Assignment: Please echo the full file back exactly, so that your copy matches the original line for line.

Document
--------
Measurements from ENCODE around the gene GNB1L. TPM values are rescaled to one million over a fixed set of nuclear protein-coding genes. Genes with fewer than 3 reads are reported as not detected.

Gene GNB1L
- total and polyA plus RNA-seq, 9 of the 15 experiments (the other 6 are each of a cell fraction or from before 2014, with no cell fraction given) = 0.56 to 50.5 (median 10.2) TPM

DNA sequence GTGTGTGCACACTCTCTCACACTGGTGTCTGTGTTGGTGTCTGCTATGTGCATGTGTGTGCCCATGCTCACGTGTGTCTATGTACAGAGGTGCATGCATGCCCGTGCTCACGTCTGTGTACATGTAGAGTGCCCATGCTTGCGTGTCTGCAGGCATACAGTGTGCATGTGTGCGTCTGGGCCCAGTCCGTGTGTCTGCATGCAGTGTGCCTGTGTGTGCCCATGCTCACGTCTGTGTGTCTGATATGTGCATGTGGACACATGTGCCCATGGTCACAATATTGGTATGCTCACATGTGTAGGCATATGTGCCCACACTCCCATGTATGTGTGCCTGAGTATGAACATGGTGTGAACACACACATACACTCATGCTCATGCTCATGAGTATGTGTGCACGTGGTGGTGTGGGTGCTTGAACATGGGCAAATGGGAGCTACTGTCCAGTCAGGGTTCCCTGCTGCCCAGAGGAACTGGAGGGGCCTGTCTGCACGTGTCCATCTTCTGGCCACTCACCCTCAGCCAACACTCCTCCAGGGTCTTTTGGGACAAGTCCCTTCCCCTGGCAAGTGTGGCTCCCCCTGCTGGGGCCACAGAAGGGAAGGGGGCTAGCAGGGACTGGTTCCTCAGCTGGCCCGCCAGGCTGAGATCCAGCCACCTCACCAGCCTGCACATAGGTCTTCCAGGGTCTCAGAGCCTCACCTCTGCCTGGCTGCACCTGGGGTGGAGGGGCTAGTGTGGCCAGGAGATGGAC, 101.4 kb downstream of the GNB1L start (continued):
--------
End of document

Measurements from ENCODE around the gene GNB1L. TPM values are rescaled to one million over a fixed set of nuclear protein-coding genes. Genes with fewer than 3 reads are reported as not detected.

Gene GNB1L
- total and polyA plus RNA-seq, 9 of the 15 experiments (the other 6 are each of a cell fraction or from before 2014, with no cell fraction given) = 0.56 to 50.5 (median 10.2) TPM

DNA sequence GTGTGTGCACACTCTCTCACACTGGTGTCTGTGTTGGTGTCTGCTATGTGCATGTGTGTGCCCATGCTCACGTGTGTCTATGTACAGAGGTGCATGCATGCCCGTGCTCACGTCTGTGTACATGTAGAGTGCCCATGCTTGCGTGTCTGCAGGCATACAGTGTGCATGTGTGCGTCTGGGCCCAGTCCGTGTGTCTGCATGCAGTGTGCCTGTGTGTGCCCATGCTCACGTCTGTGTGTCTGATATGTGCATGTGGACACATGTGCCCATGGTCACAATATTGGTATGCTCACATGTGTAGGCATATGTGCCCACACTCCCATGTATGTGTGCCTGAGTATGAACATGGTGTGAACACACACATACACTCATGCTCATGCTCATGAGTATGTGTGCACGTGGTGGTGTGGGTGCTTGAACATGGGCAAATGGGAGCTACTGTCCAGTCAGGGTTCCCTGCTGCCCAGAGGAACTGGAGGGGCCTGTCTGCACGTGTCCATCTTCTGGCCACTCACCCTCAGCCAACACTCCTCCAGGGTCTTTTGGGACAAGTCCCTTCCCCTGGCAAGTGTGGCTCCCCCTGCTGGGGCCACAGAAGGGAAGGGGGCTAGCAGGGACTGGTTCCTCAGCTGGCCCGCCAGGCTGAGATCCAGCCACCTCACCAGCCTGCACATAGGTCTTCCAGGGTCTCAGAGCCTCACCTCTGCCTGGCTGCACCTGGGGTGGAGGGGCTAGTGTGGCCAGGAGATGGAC, 101.4 kb downstream of the GNB1L start (continued):